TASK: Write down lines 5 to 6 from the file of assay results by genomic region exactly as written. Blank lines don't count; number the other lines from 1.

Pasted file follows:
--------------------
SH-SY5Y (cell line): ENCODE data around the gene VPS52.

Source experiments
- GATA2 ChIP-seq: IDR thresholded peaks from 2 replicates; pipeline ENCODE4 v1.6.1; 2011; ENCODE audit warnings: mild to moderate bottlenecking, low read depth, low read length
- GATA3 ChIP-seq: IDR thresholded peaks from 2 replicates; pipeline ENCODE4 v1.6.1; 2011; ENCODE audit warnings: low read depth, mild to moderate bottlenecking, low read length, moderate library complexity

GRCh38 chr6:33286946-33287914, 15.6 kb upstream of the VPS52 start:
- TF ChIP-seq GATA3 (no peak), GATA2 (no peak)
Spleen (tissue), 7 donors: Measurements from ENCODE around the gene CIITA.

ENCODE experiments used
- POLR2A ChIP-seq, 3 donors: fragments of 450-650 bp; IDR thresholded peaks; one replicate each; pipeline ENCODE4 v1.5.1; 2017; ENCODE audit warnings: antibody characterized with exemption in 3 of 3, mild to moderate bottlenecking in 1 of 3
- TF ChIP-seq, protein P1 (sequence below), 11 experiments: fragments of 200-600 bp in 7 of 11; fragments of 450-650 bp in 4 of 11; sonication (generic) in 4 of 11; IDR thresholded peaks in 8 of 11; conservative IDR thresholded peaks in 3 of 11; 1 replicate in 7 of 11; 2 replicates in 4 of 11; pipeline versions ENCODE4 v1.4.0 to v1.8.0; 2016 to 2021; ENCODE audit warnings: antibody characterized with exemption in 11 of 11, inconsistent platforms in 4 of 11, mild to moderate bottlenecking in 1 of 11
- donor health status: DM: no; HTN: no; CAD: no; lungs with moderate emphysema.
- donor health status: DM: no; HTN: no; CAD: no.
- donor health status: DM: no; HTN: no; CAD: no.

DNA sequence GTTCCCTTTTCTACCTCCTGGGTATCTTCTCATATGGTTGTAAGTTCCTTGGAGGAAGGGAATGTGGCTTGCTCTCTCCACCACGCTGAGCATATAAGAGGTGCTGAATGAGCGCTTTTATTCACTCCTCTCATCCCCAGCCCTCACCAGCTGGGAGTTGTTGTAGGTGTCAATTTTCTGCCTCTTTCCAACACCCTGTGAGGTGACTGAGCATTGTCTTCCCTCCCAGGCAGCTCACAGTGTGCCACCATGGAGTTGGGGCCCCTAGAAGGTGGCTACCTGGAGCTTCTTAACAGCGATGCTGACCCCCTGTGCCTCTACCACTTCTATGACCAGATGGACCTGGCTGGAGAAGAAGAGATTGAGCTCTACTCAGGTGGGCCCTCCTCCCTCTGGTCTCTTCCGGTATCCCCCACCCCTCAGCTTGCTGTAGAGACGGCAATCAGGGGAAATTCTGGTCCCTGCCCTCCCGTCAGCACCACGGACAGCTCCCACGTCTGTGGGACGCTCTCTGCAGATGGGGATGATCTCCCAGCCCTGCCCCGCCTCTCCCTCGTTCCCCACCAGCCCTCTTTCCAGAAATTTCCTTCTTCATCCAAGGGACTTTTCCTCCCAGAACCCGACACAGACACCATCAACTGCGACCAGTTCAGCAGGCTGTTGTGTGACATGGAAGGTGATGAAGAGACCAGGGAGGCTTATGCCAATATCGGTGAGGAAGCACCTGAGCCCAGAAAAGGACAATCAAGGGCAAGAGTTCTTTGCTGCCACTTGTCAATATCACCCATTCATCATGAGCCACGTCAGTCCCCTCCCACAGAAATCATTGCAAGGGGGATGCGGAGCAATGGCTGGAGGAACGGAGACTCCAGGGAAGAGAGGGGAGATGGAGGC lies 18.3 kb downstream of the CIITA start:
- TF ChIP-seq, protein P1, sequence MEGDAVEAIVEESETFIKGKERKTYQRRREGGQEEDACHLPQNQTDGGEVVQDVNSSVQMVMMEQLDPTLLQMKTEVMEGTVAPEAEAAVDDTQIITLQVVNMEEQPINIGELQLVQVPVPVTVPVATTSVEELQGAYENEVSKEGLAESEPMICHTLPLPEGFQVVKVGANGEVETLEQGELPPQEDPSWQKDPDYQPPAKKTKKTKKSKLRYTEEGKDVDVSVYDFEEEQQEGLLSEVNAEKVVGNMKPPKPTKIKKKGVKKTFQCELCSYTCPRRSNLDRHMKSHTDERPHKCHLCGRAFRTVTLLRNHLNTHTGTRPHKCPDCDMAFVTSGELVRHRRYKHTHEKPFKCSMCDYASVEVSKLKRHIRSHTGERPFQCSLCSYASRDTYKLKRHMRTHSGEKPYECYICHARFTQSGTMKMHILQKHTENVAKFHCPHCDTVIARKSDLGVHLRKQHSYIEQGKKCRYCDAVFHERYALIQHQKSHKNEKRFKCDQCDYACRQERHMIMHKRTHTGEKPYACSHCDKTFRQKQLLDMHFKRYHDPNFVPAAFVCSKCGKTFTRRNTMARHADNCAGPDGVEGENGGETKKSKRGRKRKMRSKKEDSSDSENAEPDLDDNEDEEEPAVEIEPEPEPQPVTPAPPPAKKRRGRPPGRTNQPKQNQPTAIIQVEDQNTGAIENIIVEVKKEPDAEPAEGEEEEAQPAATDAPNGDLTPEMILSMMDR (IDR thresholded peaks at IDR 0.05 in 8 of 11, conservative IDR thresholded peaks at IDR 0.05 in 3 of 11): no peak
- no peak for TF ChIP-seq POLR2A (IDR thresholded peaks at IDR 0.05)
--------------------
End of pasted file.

GRCh38 chr6:33286946-33287914, 15.6 kb upstream of the VPS52 start:
- TF ChIP-seq GATA3 (no peak), GATA2 (no peak)